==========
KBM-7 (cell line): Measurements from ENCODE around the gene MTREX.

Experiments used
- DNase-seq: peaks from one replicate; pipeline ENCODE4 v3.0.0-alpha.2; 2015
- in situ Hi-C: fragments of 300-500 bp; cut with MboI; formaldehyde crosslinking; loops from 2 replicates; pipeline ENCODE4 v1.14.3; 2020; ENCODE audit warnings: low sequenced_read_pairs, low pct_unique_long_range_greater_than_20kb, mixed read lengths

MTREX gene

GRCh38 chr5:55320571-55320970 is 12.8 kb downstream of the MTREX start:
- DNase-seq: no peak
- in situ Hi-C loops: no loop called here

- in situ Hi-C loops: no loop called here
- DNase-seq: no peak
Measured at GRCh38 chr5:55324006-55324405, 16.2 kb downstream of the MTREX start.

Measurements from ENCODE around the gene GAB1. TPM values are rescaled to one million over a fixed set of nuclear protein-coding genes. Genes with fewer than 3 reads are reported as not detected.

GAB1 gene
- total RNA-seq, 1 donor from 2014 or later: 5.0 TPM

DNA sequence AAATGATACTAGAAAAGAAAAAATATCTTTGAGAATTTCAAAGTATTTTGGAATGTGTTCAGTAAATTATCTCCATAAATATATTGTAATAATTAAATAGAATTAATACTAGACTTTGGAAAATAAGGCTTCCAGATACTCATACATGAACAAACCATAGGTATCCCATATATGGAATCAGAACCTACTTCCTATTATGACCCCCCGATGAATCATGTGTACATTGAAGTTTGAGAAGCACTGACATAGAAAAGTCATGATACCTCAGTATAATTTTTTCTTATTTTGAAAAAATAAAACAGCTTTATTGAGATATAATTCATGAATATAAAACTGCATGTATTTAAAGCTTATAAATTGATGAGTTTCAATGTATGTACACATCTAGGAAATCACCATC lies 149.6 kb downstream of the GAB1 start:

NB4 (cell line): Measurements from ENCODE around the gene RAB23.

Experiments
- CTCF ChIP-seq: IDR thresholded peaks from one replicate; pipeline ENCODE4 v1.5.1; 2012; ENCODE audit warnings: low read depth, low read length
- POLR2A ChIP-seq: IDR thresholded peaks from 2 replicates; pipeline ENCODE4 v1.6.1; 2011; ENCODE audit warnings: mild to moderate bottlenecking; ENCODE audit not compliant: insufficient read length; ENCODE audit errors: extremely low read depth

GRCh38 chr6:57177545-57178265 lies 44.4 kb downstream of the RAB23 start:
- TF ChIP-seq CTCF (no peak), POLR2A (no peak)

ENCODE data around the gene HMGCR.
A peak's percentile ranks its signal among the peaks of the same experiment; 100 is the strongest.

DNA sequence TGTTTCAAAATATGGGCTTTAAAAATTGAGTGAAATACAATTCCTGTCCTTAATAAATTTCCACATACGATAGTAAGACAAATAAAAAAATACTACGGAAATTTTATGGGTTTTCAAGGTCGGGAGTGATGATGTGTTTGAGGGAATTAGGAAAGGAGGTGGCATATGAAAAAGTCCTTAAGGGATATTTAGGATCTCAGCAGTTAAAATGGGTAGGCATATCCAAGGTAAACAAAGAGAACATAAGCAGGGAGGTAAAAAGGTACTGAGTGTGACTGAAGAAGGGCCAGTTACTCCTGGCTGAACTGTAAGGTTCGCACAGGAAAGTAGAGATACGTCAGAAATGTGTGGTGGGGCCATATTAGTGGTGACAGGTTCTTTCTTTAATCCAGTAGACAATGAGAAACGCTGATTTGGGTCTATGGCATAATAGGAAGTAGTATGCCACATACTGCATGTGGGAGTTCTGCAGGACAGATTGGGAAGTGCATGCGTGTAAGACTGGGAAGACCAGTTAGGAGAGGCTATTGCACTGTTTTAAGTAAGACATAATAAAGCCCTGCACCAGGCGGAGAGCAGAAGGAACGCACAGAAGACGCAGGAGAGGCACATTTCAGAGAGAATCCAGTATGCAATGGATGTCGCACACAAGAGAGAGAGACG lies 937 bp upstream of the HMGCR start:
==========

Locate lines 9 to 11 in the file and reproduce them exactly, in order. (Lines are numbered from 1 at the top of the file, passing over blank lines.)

- in situ Hi-C loops: no loop called here
- DNase-seq: no peak
Measured at GRCh38 chr5:55324006-55324405, 16.2 kb downstream of the MTREX start.